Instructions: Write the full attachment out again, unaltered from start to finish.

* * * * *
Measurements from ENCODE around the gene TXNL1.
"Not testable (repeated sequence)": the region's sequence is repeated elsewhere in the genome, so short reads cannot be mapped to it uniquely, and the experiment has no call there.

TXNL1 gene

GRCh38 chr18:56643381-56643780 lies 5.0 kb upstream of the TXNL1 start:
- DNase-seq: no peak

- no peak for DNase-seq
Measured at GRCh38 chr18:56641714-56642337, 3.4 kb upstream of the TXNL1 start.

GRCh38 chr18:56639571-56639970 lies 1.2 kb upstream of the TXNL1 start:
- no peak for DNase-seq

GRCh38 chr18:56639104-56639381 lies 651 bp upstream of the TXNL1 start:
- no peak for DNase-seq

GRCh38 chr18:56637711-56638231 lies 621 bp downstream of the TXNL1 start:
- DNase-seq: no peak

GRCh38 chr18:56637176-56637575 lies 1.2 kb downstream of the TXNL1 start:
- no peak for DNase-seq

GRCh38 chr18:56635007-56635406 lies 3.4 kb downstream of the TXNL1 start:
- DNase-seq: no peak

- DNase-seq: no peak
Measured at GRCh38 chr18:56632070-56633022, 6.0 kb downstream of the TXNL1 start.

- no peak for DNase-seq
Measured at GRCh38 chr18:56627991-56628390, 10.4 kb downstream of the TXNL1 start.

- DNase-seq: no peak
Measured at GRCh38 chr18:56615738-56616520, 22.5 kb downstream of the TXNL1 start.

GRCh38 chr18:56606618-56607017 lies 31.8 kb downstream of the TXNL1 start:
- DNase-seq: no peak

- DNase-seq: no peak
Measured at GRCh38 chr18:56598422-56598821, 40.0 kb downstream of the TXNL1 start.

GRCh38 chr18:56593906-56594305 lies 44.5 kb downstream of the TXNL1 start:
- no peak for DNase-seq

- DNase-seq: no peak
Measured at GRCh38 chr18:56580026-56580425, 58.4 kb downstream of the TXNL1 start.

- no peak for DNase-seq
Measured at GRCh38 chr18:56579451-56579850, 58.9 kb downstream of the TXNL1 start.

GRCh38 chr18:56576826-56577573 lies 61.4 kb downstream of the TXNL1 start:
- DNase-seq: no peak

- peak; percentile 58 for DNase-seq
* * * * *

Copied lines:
Measurements from ENCODE around the gene TXNL1.
"Not testable (repeated sequence)": the region's sequence is repeated elsewhere in the genome, so short reads cannot be mapped to it uniquely, and the experiment has no call there.

TXNL1 gene

GRCh38 chr18:56643381-56643780 lies 5.0 kb upstream of the TXNL1 start:
- DNase-seq: no peak

- no peak for DNase-seq
Measured at GRCh38 chr18:56641714-56642337, 3.4 kb upstream of the TXNL1 start.

GRCh38 chr18:56639571-56639970 lies 1.2 kb upstream of the TXNL1 start:
- no peak for DNase-seq

GRCh38 chr18:56639104-56639381 lies 651 bp upstream of the TXNL1 start:
- no peak for DNase-seq

GRCh38 chr18:56637711-56638231 lies 621 bp downstream of the TXNL1 start:
- DNase-seq: no peak

GRCh38 chr18:56637176-56637575 lies 1.2 kb downstream of the TXNL1 start:
- no peak for DNase-seq

GRCh38 chr18:56635007-56635406 lies 3.4 kb downstream of the TXNL1 start:
- DNase-seq: no peak

- DNase-seq: no peak
Measured at GRCh38 chr18:56632070-56633022, 6.0 kb downstream of the TXNL1 start.

- no peak for DNase-seq
Measured at GRCh38 chr18:56627991-56628390, 10.4 kb downstream of the TXNL1 start.

- DNase-seq: no peak
Measured at GRCh38 chr18:56615738-56616520, 22.5 kb downstream of the TXNL1 start.

GRCh38 chr18:56606618-56607017 lies 31.8 kb downstream of the TXNL1 start:
- DNase-seq: no peak

- DNase-seq: no peak
Measured at GRCh38 chr18:56598422-56598821, 40.0 kb downstream of the TXNL1 start.

GRCh38 chr18:56593906-56594305 lies 44.5 kb downstream of the TXNL1 start:
- no peak for DNase-seq

- DNase-seq: no peak
Measured at GRCh38 chr18:56580026-56580425, 58.4 kb downstream of the TXNL1 start.

- no peak for DNase-seq
Measured at GRCh38 chr18:56579451-56579850, 58.9 kb downstream of the TXNL1 start.

GRCh38 chr18:56576826-56577573 lies 61.4 kb downstream of the TXNL1 start:
- DNase-seq: no peak

- peak; percentile 58 for DNase-seq